The Cloisters

Marsden Hartley (American, Lewiston, Maine 1877–1943 Ellsworth, Maine)
ca. 1940
Crayon on paper
16 x 12 1/4 in. (40.6 x 31.1 cm)
Credit Line:
Purchase, Malcolm Hewitt Wiener Foundation Gift, 1988
Accession Number:
Not on view
The deliberate crudeness and iconic appearance of Hartley’s late figure paintings derive in part from his appreciation of medieval art. This drawing commemorates a trip to The Cloisters, the branch of The Met in northern Manhattan’s Fort Tryon Park devoted to art of the Middle Ages. The picture likely dates to a 1940 visit with Isabel Lachaise, widow of American sculptor Gaston Lachaise. In a letter he wrote (but never sent) to her, Hartley recollected their admiring together a large Spanish Crucifixion. The painter described it as "that amazing twelfth century one which is like no other in my reminiscence since it gives the air of a thinking person assailed."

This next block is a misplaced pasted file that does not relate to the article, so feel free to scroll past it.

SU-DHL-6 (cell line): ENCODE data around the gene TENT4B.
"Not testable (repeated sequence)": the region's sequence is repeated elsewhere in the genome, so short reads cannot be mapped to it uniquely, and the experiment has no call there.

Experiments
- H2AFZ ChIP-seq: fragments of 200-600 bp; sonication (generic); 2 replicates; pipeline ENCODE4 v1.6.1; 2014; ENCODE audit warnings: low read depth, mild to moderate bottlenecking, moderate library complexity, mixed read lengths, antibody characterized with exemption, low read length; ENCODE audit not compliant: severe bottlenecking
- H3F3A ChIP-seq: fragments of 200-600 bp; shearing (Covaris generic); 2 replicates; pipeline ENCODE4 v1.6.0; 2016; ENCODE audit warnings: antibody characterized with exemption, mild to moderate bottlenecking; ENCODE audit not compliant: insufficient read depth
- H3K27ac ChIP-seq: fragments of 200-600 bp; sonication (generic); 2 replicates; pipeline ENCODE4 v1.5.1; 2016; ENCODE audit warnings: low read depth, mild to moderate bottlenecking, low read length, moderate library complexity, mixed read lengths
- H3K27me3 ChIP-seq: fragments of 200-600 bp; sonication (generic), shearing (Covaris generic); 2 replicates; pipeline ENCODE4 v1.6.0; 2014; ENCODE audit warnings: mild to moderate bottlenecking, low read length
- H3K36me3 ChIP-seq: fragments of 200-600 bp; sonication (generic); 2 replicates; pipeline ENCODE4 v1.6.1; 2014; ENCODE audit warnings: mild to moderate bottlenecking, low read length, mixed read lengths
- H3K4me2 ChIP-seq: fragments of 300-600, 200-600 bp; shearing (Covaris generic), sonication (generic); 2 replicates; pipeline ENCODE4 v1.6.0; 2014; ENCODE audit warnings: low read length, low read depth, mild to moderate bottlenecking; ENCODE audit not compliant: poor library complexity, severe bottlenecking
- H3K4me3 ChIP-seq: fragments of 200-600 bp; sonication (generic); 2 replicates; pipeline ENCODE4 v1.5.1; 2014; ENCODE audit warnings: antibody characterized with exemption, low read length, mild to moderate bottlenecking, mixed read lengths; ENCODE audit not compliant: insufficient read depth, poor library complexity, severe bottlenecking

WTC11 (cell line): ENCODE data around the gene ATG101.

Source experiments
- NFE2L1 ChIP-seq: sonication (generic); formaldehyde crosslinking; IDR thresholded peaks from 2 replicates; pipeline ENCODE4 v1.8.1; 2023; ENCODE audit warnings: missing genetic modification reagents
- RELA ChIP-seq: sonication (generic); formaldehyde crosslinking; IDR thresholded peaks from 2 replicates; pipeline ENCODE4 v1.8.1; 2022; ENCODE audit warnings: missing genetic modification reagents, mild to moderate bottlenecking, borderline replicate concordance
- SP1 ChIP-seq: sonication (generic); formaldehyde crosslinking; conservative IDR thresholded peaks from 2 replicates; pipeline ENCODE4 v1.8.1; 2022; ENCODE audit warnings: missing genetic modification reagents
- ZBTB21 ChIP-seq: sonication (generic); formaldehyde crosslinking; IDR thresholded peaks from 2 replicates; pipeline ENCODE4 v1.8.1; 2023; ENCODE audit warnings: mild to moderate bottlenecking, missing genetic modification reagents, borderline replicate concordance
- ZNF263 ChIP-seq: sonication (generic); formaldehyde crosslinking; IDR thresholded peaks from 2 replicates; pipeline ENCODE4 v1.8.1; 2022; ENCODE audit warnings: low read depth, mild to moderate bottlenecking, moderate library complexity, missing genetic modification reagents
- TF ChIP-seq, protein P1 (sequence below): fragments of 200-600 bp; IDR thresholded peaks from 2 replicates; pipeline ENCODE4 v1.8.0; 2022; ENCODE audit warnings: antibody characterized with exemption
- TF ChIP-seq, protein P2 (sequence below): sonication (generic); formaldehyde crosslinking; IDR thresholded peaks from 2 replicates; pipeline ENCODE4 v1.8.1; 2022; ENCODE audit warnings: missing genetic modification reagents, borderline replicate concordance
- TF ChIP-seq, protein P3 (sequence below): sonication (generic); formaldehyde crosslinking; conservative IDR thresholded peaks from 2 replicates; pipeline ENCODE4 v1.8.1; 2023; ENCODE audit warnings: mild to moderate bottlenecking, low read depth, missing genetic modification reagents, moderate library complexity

the artist, Ellsworth, Me. (until d. 1943; his estate, 1943–at least 1950; inv. no. 307; to Eva Lee); [Eva Lee Gallery, Great Neck, L.I., until 1964; sold in 1964 to Rosenthal]; Dr. Herbert Rosenthal, New York (from 1964); private collection, New Mexico (until 1988; sold through the Washburn Gallery, New York, to MMA)

New York. The Metropolitan Museum of Art [The Met Breuer]. "Marsden Hartley's Maine," March 15–June 18, 2017, not in catalogue.

Lisa Mintz Messinger in "Recent Acquisitions: A Selection 1988–1989." Metropolitan Museum of Art Bulletin 47 (Fall 1989), p. 65, ill.